One of the longest answers during her 45-minute news conference was in response to a question from Chinese state television about the school shooting in Uvalde, Texas, which her critics described as a distraction from her mission in China.
“Did Texas get more words than Xinjiang?” Ms. Richardson asked.
Still, some experts said Ms. Bachelet was savvy enough to know the limits of such a trip and was right to focus on cultivating ties with the Chinese leadership.
“It’s imperative that the high commissioner be seen to be engaging with the government of China,” Philip Alston, a former United Nations special rapporteur on extreme poverty and human rights, told an online forum on Friday. “The mere fact that she had a direct exchange with President Xi Jinping is an accomplishment.”
Ms. Bachelet first proposed visiting China in 2018, as “deeply disturbing” allegations spread of an extensive campaign of repression against predominately Muslim minorities in the far western Xinjiang region.
Rights groups and scholars say China has held one million or more people in indoctrination camps, often for commonplace behaviors such as travel to Muslim countries or signs of religious devotion. The authorities have destroyed mosques and shrines, imprisoned scholars and intellectuals and forced people into work programs that experts say amount to forced labor.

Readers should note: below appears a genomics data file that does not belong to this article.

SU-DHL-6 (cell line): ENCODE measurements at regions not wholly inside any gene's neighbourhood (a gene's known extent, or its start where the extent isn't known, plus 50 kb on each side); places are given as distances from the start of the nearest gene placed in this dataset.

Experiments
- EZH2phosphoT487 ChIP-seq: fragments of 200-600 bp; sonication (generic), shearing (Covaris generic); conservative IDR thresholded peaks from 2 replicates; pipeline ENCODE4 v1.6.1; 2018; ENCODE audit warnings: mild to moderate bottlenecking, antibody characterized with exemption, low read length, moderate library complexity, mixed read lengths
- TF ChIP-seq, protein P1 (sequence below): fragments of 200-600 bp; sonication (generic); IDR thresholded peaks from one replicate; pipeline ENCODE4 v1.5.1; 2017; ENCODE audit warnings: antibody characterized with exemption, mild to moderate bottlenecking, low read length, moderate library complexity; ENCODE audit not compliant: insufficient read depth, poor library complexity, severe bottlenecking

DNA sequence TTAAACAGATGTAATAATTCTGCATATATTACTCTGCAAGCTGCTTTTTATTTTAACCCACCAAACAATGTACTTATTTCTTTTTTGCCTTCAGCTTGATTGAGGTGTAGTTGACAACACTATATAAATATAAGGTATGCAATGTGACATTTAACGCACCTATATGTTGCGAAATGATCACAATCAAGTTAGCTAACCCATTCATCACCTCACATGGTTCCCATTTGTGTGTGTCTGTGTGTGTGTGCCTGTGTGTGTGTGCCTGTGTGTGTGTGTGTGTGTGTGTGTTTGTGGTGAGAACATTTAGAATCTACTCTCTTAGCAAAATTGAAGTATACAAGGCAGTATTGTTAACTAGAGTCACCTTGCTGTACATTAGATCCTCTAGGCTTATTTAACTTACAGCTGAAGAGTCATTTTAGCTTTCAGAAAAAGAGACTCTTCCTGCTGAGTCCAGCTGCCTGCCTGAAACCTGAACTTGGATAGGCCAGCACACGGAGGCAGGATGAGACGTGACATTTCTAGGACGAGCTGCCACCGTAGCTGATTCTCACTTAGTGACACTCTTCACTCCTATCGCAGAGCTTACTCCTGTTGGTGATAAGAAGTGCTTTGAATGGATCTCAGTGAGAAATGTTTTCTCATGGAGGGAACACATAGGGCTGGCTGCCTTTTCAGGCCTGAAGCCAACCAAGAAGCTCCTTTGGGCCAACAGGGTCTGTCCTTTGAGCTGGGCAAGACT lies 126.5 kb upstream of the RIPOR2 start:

China at first denied any such campaign, then framed it as a vocational program designed to steer people from terrorism and religious extremism.
Ahead of Ms. Bachelet’s trip, many overseas Uyghurs appealed to her to visit family members who have been imprisoned or not been heard from in years. They also called upon her to confront Chinese leaders over their policies in the region, which the United States and some other governments have labeled a genocide.
The Chinese authorities refused to allow an investigative trip and went to great lengths to frame the narrative around Ms. Bachelet’s visit. When she spoke with Mr. Xi, state media quoted her as praising China for “protecting human rights.” Within hours, Ms. Bachelet’s office issued a rebuttal and pointed to “her actual opening remarks,” which made no mention of admiring China’s record on rights.